Making a film can be one of the toughest challenges you face in life, and you're heart has to be in it. No one cares about your film as much as you do, and the moment you stop caring, your film will die. Seeing it on screen is one of the most rewarding experiences ever. I remember seeing my first short film, Miracle On Metal Street, on a silver screen and hearing the audience laugh gave me such a high (There's a reason why +80 year-old filmmakers can still recall the experience of their first movie). People will be jealous of you, they'll write you off, they'll naysay you and you have to tune them out and press on. People want you to do well in life, but none of them want you doing better than they are. Fuck 'em, this is your life, and you want to be proud of it.
Do you have a final message for our readers?
Check out the project! I know not everyone is sitting on a pile of cash like Scrooge McDuck, but spreading the word is about equally as helpful! Thanks for reading this!
For more info and to help out you can go here and here.
Wednesday, October 22, 2014
Tuesday, October 21, 2014
October really crept up on me this year. Crept up like a ninja Micheal Myers. Before I knew it it was jack-o'-lanterns, dead leaves and lots and of horror films. This year I took a sabbatical from horror films during the months of August and September. It made the horror all the sweeter. I could also build up a nice little stockpile of horror films to watch for the first time. Every October I try to mix up the entire month of horror film watching with a bunch of new stuff, old favorites and at least a couple horror franchises thrown in for good measure. So here are my picks for Halloween 2014.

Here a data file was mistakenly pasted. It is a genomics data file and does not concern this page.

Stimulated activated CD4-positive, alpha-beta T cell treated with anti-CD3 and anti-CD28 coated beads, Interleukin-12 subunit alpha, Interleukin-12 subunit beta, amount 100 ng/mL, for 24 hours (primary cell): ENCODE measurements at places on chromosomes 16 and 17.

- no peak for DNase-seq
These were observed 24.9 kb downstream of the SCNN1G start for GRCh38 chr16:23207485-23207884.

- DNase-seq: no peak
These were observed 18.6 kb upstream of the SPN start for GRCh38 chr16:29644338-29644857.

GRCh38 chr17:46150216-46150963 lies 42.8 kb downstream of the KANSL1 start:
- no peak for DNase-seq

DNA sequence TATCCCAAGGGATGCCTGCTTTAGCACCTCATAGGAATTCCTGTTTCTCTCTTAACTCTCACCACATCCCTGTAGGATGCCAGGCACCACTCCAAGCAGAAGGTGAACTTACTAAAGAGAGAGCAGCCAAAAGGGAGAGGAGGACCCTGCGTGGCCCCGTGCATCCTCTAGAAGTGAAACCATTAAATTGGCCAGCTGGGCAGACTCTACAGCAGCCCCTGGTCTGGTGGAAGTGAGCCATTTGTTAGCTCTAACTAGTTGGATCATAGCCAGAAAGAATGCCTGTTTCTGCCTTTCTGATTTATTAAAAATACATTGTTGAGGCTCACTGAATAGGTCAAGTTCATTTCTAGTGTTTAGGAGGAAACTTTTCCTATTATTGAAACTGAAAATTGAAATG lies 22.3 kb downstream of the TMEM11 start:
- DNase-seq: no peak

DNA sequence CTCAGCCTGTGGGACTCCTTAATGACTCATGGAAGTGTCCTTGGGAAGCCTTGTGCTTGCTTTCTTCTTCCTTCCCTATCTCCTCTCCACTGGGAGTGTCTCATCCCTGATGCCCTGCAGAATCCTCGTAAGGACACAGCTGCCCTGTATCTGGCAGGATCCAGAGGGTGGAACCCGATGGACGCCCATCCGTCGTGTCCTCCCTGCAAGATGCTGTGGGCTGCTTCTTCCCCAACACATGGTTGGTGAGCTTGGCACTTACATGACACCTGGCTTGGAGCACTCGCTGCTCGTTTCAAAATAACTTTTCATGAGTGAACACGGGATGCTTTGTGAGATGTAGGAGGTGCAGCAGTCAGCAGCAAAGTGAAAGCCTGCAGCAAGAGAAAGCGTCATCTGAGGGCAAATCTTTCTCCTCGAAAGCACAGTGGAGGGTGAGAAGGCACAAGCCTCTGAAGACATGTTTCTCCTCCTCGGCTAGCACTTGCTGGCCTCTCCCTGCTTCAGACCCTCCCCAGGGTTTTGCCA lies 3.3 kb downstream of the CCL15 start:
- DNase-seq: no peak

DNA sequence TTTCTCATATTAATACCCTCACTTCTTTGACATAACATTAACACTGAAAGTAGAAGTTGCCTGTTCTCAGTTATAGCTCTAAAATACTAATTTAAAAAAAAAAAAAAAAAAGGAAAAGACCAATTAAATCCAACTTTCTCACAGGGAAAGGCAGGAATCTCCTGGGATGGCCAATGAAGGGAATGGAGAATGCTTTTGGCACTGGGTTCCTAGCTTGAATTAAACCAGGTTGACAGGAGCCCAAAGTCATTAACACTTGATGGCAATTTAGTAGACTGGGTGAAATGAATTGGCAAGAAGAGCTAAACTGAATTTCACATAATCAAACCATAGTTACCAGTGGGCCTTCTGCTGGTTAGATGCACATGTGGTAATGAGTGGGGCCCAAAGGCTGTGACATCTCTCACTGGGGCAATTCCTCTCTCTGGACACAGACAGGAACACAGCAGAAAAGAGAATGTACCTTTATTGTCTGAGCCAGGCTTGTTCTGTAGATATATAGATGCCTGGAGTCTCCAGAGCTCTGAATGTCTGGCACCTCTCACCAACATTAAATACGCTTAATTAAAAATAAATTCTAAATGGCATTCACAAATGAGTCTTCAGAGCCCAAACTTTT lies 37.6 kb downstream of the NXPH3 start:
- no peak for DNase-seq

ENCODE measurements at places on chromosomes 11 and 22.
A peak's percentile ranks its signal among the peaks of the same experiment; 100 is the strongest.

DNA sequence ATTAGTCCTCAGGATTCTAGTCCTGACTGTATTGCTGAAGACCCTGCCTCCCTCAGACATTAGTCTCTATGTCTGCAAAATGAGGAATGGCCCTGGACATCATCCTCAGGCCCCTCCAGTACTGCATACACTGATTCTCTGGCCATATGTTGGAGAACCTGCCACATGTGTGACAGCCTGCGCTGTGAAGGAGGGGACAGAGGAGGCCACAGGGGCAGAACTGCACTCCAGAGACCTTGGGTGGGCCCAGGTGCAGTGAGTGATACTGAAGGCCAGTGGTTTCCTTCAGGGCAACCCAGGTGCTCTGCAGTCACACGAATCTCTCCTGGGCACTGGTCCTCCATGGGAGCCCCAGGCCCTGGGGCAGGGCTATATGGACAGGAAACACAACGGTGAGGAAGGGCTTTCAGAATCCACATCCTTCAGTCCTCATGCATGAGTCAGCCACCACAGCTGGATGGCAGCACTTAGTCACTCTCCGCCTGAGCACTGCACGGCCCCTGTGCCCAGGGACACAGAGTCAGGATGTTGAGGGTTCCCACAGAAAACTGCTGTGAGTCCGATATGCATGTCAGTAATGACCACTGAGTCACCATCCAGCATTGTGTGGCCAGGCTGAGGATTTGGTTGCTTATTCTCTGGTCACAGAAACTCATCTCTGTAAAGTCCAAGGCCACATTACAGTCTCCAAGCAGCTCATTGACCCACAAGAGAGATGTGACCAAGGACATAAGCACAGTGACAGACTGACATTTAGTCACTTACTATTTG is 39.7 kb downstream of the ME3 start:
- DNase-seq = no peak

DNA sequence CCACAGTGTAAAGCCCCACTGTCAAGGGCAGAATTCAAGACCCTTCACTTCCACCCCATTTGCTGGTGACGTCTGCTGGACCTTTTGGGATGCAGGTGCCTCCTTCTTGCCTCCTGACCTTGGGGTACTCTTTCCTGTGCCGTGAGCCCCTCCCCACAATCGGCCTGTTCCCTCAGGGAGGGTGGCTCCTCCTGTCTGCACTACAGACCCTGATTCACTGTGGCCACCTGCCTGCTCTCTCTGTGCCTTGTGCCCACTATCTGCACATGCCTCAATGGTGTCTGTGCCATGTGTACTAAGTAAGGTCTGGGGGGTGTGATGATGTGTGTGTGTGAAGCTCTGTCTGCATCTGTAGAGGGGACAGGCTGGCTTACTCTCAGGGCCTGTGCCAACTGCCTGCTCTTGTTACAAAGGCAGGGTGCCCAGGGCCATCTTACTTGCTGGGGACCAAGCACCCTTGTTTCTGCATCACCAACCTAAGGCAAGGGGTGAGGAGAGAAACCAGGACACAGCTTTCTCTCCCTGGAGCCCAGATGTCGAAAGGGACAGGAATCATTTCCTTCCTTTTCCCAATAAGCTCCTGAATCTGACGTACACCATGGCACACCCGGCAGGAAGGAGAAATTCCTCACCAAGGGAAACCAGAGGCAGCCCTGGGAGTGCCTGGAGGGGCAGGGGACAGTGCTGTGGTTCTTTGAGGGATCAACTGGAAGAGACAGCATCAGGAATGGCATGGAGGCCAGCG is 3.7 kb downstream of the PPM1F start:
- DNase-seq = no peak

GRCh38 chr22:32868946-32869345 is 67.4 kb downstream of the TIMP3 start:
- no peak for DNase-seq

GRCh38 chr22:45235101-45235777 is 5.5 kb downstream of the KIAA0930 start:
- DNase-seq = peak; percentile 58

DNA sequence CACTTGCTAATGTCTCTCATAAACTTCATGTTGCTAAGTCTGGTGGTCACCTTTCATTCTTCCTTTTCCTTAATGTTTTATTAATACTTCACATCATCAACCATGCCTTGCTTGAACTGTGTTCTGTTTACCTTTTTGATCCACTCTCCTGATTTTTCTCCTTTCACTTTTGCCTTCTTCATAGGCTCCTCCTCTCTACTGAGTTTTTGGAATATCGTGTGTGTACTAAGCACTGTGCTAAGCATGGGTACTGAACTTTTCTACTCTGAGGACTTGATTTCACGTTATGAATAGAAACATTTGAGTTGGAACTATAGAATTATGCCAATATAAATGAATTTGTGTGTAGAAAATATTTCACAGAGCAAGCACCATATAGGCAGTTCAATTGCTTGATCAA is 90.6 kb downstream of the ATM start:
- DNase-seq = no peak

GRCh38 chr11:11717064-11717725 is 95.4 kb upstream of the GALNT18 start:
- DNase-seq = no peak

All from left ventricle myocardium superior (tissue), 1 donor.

10. Scream In The Dark
This CD by director Dante Tomaselli is the perfect soundtrack for Halloween parties or your nightmares. A sonic descent into madness. The perfect blend of creepy sounds and macabre music, All most all the tracks are over five minutes, perfect for putting the CD on repeat grooving to on Halloween night.
9. 13 Ghosts (1960)
Eccentric geezer Dr. Plato Zorba has croaked and left his spooky mansion to his broke nephew Cyrus Zorba and his family. The family has also inherited the 12 ghosts old Doc Zorba has collected. not really having any money the family decide to stay in the house because ghosts or not, free is fucking free. There's also a housekeeper who may or may not be a witch. The young son Buck starts nosing around and discovers that Doc Zorba might have a hidden fortune somewhere in the house. But it seems someone else is after that money as well. And if that wasn't a big enough pain in the ass, the ghosts warn that one of them will soon die and join them as number 13. 13 Ghosts is an old fashioned haunted house fun. Perfect for late night viewing. Now granted the effects are dated and the characters seem hokey, but therein lies it's charm. If your in the mood for a horror film that doesn't hit you over the head with tons of gore or people needlessly getting tortured and relive those days when Famous Monsters ruled then 13 Ghosts will hit the spot.